In order to raise prices and not lose volumes, a company much have a sufficient “moat”, or barrier to entry, that ensures a grin-and-bear-it response from households/businesses who have little choice but to pay up. Here’s looking at you, Alan Joyce.

In more competitive industries, price rises may lead to a reduction in sales. This is particularly notable in the discretionary retail sector. Within that sector, there were distinct winners and losers this season.


Net dividends declared fell -2.5% this season from a year ago. Total dividends are forecast to fall by -8% in the year ahead. While dividends are always important, there was a particular focus this season which aside from actual result or forward guidance, led to a beat/miss and subsequent share price response.

While the banks are still doing their bit, although not to the extent of the glory days post-GFC, it were the resource sectors that provided most of the dividend weakness. That said, not all lower dividends proved a disappointment compared to expectations.

The obvious reason why resource sector dividends were lower was because commodity prices were lower, coming off war-driven peaks and reflecting China’s failure to reach post-covid escape velocity. Mind you, iron ore prices have held up reasonably well compared to analyst expectations and oil prices have rebounded significantly since June.

Another reason is many a miner or oil/gas producer is in the process of investing in new projects, or looking at potential projects, or potential growth through acquisition. Growth projects, while promising for future earnings (assuming analysts agree a project is a good investment) require money to be set aside for aforementioned capex, rather than handed out gaily to shareholders.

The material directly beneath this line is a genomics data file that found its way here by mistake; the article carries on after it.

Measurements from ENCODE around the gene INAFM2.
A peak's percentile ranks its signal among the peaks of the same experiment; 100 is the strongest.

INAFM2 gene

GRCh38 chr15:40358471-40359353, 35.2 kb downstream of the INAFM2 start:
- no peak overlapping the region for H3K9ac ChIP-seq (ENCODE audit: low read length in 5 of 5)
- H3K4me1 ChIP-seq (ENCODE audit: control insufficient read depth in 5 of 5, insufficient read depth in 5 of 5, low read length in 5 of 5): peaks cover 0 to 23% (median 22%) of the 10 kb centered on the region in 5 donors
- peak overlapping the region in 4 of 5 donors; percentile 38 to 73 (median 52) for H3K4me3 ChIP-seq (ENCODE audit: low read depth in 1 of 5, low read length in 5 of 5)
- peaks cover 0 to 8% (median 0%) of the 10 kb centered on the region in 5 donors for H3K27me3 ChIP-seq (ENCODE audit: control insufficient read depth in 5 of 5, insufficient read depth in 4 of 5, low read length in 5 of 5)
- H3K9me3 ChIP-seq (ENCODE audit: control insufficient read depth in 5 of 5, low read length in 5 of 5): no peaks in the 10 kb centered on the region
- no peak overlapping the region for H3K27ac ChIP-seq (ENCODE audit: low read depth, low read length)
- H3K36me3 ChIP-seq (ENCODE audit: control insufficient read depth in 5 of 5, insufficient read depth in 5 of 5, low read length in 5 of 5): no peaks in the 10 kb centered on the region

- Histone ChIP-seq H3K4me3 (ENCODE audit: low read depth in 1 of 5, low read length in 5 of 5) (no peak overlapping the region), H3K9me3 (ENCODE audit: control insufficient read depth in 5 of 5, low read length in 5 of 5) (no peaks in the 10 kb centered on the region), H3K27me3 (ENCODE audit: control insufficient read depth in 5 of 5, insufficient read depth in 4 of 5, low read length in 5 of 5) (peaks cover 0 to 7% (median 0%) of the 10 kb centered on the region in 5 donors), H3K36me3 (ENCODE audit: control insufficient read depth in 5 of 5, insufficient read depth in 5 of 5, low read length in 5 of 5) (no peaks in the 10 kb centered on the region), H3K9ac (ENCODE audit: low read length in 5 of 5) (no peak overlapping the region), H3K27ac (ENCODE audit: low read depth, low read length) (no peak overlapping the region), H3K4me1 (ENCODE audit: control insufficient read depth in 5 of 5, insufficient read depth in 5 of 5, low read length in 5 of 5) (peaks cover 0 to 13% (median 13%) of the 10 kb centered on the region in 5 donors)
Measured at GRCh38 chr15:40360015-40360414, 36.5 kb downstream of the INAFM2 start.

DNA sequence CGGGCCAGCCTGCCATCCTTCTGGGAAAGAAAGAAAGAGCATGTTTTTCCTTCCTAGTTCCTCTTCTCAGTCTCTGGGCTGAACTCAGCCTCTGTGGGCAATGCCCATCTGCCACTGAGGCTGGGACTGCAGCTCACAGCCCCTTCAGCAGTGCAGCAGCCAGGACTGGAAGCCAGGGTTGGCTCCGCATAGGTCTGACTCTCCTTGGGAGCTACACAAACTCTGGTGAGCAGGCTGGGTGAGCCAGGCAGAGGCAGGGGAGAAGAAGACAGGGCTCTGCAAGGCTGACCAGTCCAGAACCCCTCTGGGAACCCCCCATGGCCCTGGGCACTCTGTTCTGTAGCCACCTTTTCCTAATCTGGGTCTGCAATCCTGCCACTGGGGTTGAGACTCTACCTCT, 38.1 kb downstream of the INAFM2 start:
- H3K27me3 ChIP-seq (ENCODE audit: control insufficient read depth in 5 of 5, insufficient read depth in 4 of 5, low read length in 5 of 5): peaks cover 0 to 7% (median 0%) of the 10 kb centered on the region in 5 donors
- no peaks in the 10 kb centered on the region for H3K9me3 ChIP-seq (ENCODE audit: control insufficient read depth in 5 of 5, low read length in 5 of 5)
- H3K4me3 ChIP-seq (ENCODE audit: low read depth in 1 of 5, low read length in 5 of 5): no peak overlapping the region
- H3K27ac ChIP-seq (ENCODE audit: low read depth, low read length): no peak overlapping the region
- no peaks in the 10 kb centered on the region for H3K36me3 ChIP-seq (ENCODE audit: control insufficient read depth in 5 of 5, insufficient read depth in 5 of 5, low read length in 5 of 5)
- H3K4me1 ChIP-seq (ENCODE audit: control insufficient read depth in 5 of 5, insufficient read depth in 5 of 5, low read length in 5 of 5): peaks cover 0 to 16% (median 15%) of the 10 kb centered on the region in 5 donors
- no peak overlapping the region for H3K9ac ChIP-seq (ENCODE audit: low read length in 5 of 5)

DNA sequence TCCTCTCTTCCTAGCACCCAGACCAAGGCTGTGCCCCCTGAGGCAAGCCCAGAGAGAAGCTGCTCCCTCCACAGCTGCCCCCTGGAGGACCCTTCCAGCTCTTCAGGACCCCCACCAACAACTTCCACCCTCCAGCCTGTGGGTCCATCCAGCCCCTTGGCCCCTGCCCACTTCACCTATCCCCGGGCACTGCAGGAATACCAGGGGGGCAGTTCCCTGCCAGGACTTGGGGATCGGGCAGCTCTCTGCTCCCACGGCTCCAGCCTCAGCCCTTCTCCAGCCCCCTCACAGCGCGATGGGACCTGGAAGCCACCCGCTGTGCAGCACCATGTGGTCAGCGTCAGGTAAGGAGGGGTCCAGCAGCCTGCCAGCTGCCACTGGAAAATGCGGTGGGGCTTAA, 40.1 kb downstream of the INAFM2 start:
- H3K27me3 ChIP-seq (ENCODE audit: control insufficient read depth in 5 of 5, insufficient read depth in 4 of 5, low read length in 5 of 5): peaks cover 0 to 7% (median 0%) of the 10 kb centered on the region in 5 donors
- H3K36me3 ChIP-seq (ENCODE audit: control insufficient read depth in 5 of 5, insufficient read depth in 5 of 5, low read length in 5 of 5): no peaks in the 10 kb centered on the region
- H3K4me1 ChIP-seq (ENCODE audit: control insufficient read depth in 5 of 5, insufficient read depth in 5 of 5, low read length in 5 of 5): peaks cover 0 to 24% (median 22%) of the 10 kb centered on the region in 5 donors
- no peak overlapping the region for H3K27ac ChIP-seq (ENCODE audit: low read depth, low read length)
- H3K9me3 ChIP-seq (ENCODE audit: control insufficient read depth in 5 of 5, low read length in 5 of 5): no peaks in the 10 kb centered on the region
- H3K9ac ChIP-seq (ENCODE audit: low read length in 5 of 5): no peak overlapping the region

Let’s face it – investors in miners/driller have enjoyed a bonanza of dividends in past years when back in the mists of time, they were among the lowest dividend payers. All good things must come to an end.

The Outlook

You tell me.

Is inflation being sufficiently tamed? Will central banks stop raising rates? Will economies slow down or recede? If so, will the landing be hard or soft? Will central banks start cutting in response? Will China’s post-covid rebound ever eventuate?

On the home front, is Australia’s much anticipated house price crash already over (and as far as crashes go, it’s been a bit of a fizzer compared to forecasts) or is the impact of the “mortgage cliff” yet to really play out?

Will the Australia consumer succumb to the cost of living crisis? Result season suggested pain but not as much as feared. Will unemployment ever rise? That will inform the above.

Will the war ever end?

While it takes two sides of an argument to make a market, it is notable that expectations from Wall Street analysts and commentators remain polarised at this point. We entered 2023 with most assuming a recession in the US, which is yet to happen, but will, according to the bears, and won’t, according to the bulls.

Surveys taken frequently on US business channel CNBC keep coming up close to 50/50, or if anything a little more biased to the bulls at this point. But the bears remain adamant. It’s all about the lag effect of rate rises.

Then there’s AI.

One thing that can be relied upon is that a post-pandemic world is not one anyone alive has ever experienced, which suggests the historical playbook can go out the window. As is oft noted, many a younger investor/market participant has never known anything other than near-zero interest rates.

Toto, I don’t think we’re in Kansas anymore.

For a more stock-specific assessment of the August result season, please see Weekly Insights, editions published on September 6 and 13.